- Historic Sites
Solid-gold coins were legal tender for most of the nation's history. In their brilliant surfaces we can see our past fortunes.
December 1984 | Volume 36, Issue 1
In the South, Confederate paper money was issued and, without metal backing, quickly became valueless. But the Confederacy did manage to mint a few gold coins—all stamped “United States of America. ” This happened in 1861. Confederate troops seized the Dahlonega mint, and the gold and dies on hand were used to manufacture one- and five-dollar pieces. The mint had not previously struck any dollars that year, so all surviving 1861-D one-dollar coins are known to be Confederate-made. Today they command up to twenty-three thousand dollars each.
In 1873, silver dollars were discontinued, and gold coins effectively became the sole hard measure of the worth of American money. (Silver “trade dollars” were issued for several years, but only for use overseas.) The silver dollar was reintroduced in 1878, but thanks to an intervening plunge in the price of silver, its value was thenceforth subsidiary. The protests of silver-mining interests over the demise of the bimetallic standard became a major feature of the politics of the next quarter of a century—often the argument was raised that a decline in the value of gold had weakened the American economy and that a return to silver would revive it. In 1896, silver was the focal point of one of the most emotional presidential elections ever. William Jennings Bryan clinched the Democratic nomination with his electrifying pledge: “You shall not crucify mankind upon a cross of gold.” However, the pro-gold Republican, William McKinley, prevailed in the general election. The single gold standard became law with the passage of the Gold Standard Act in 1900.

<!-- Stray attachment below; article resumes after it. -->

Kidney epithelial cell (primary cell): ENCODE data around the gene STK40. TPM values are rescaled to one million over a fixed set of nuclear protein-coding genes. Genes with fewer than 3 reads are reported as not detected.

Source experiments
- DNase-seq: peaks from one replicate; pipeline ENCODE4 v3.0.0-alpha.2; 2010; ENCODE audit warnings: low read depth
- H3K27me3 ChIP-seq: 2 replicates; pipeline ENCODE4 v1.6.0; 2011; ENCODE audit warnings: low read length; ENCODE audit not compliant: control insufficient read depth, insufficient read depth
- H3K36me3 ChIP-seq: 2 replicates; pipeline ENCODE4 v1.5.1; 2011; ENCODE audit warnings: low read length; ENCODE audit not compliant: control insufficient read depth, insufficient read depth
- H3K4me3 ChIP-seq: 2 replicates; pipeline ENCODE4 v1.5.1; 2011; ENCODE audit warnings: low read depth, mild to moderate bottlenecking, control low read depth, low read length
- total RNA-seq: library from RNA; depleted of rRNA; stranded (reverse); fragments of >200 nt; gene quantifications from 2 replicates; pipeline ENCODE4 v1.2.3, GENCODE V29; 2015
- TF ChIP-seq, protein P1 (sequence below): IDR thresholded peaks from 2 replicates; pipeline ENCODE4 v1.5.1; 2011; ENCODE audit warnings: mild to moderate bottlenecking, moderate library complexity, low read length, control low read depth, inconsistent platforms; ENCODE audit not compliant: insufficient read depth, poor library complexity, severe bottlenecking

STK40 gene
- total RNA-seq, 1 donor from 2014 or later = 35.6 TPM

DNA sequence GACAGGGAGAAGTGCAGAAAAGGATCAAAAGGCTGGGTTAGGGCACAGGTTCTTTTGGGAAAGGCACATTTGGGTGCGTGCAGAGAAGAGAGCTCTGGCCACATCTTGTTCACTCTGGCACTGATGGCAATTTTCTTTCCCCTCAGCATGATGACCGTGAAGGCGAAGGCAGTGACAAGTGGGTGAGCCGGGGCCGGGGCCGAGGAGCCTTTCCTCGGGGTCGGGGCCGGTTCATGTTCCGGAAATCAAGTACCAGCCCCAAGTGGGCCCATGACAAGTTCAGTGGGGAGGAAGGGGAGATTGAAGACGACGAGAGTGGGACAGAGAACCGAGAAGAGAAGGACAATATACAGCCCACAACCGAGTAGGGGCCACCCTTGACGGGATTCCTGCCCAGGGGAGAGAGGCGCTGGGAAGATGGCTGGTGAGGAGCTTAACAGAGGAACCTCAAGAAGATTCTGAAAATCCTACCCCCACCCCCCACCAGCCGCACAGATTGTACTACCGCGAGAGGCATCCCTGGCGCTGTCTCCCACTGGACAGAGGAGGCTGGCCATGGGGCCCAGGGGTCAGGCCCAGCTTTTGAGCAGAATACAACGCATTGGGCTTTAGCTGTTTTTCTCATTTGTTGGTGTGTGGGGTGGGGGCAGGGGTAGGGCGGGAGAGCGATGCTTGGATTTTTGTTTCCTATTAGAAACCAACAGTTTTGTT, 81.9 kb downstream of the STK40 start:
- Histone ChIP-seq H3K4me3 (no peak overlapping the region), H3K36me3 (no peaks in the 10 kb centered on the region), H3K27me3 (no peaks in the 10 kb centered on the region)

The last and oddest new denomination of gold coin was proposed in 1879, when the U.S. minister to Austria concocted the idea of a four-dollar piece to serve the needs of international trade—its value would approximate that of certain foreign coins. Despite the fact that it would obviously seem redundant in this country, where pieces worth $2.50, $3, and $5 already were circulated, Congress took up the idea. A new name, the “stella,” was authorized, and two designers came up with faces for the piece, one a traditional Liberty in profile, the other a similar lady with a more stylish coif, her hair up in a braided coil. Samples of both versions were struck and made available to congressmen and well-connected numismatists; the coin was never released into circulation. Fewer than five hundred examples survive. Today they are among the most highly treasured of all U.S. gold coins, worth as much as $115,000 apiece.
During the nineteenth century, ten dollars represented more than a week’s wages for the average American, and one might suspect that few such high-denomination coins would have been issued. Indeed, they were almost always rare in general circulation, yet in 1852, when about five million one-cent and eighteen million three-cent pieces were made, well over two million twenty-dollar double eagles also were turned out. This is partly because large-denomination gold coins were important as bank reserves and for international payments; European manufacturers shipping goods to the United States wanted gold, not paper. Also, gold coins were important as statutory backing for bank notes and thus sat in vaults everywhere. And with the government buying gold from the public whenever bullion was presented, a great deal of California gold was converted into ten-and twenty-dollar pieces.